Home Video Hove: Destroyer / Edge of Sanity, by Mat Bradley-Tschirgi
Scream Factory delivers another oddball horror double feature with their recent release of two motion pictures on one Blu-ray, Destroyer and Edge of Sanity. Although the back of the box highlights Anthony Perkins being in both movies, it should be noted he has a supporting part in the former and plays the lead in the latter. Both flicks are late entries in Perkins’ career, coming out between the release of Psycho III and Psycho IV: The Beginning. Both films aim for wildly different tones with a moderate degree of success.
Destroyer opens with an odd title card specifying the version of the film print used for this HD remaster has Shadow of Death as its title. Given the movie’s over-the-top violence, Destroyer is a much better title. Shadow of Death sounds like the title of a film noir. In a creepy prologue, convicted killer Ivan Moser (former NFL defensive lineman Lyle Alzado) gets sent to the electric chair. Unfortunately, setting the electric current at full blast short circuits the entire prison’s power, leading to a bloody rampage. A year and a half later, director Robert Edwards (a sassy Anthony Perkins) is shooting a women in prison horror movie entitled Death House Dolls. The more screenwriter David Harris (Clayton Rohner) asks the locals about Ivan Moser’s mysterious death, the more trouble he gets in with
For a schlocky horror movie made on the cheap, Destroyer sure takes its time to get to the kills. Prologue aside, we have to wait nearly 30 minutes into the picture for another. The death scenes are rather inventive (one involves a flamethrower and a bathroom stall), and Lyle Alzado makes a formidable presence as the killer who turns out not to be dead after all. Destroyer is the only theatrical film Robert Kirk directed, and it’s not the most impressive effort. At best, it comes off as a lesser episode of Tales From the Crypt with far too many close-ups. Things pick up towards the end when the picture turns into a C-level knock-off of The Terminator. Perkins is OK as the fussy director, but is given little to do besides roll his eyes and reference classic oldies like Whatever Happened to Baby Jane?.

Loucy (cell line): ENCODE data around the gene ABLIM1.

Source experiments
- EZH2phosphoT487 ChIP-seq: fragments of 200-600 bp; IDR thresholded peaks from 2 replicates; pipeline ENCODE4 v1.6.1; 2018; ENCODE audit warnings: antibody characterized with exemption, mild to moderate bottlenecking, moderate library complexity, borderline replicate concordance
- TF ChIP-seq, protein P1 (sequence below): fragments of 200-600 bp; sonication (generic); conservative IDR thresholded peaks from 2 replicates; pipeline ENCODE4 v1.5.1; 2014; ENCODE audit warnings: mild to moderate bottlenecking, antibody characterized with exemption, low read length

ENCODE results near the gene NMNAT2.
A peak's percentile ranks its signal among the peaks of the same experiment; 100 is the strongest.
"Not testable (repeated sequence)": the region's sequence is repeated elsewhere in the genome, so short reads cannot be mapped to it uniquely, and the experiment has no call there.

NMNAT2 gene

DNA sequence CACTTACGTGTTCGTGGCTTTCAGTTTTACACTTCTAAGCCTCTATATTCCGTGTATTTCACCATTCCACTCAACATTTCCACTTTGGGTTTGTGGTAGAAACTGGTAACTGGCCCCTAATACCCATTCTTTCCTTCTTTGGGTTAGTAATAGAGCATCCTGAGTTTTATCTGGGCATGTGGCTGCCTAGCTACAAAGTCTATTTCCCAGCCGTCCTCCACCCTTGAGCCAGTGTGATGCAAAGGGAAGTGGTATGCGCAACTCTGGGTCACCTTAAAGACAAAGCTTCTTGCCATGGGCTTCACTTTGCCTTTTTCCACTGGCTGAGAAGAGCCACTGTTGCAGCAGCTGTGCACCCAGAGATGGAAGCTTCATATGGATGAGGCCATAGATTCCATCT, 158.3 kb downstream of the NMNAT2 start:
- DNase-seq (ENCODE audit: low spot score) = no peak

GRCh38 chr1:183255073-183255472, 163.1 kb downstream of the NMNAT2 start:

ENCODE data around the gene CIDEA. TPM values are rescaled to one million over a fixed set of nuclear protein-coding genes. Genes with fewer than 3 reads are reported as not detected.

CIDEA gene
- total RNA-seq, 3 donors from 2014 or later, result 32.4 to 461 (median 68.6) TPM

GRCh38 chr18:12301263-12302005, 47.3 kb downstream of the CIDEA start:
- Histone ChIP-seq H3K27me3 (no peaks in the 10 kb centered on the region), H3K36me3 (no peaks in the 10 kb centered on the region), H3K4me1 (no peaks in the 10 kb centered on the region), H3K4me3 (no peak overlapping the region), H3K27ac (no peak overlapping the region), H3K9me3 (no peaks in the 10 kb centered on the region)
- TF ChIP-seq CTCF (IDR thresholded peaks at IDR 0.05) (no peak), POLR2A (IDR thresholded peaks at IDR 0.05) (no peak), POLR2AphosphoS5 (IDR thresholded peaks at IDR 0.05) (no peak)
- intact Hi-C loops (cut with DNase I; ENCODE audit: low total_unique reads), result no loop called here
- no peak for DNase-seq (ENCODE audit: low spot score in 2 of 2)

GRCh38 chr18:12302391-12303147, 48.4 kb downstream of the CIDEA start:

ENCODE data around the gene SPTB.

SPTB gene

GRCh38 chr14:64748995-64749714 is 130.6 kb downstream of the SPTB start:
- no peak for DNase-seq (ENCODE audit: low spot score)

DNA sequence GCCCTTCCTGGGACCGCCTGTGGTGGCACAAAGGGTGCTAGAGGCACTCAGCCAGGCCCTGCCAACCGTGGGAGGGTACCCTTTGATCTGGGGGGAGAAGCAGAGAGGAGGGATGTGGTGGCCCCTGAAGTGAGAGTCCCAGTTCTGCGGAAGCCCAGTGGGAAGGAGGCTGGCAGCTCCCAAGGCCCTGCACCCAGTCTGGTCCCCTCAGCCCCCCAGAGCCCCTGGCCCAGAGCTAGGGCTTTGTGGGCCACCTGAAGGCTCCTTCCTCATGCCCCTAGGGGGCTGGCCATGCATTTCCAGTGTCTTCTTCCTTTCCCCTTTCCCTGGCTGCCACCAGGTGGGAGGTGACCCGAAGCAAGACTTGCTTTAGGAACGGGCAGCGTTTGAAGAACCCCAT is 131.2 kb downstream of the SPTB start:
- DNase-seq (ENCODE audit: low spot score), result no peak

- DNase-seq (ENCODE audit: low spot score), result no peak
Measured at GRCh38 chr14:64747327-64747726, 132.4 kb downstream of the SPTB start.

Edge of Sanity is by far the more interesting picture out of the double feature. It’s a loose Dr. Jekyll adaptation that feels like a lost early work of Paul Verhoeven. Its period setting and moody lighting give the movie far more class that one might expect. In this version of the classic Robert Louis Stevenson tale, Dr. Jekyll (Anthony Perkins) is experimenting with cocaine as an anesthetic for use on patients. After a monkey knocks over some ether onto some of his cocaine supply, the fumes turn Dr. Jekyll in to Mr. Hyde (this scene is less funny than it sounds). After killing several prostitutes, his wife Elisabeth (Glynis Barber) starts to catch on that something not right is going on with her husband.
Perkins gives a restrained performance here in both roles. Mr. Hyde is wisely prosthetic-free with sunken red eyes and a pale face. Barber makes for a believable Mrs. Jekyll, although she has little to do except fret about what her husband is off doing at night. The murder scenes combine horror and eroticism in surprising, surreal ways. There are plenty of bodices to be ripped, but the decent acting and set design put this movie in a higher caliber that one might suspect. An abrupt ending hurts the picture, but it’s still worth a watch.
The picture quality on both movies is mediocre and full of grain. Destroyer has a bit of a sharper image than Edge of Sanity. Both movies has DTS-HD Master Audio Stereo tracks that feature decent sound quality. As is the case with most of these double features, there are no extras save for a lone trailer for each movie.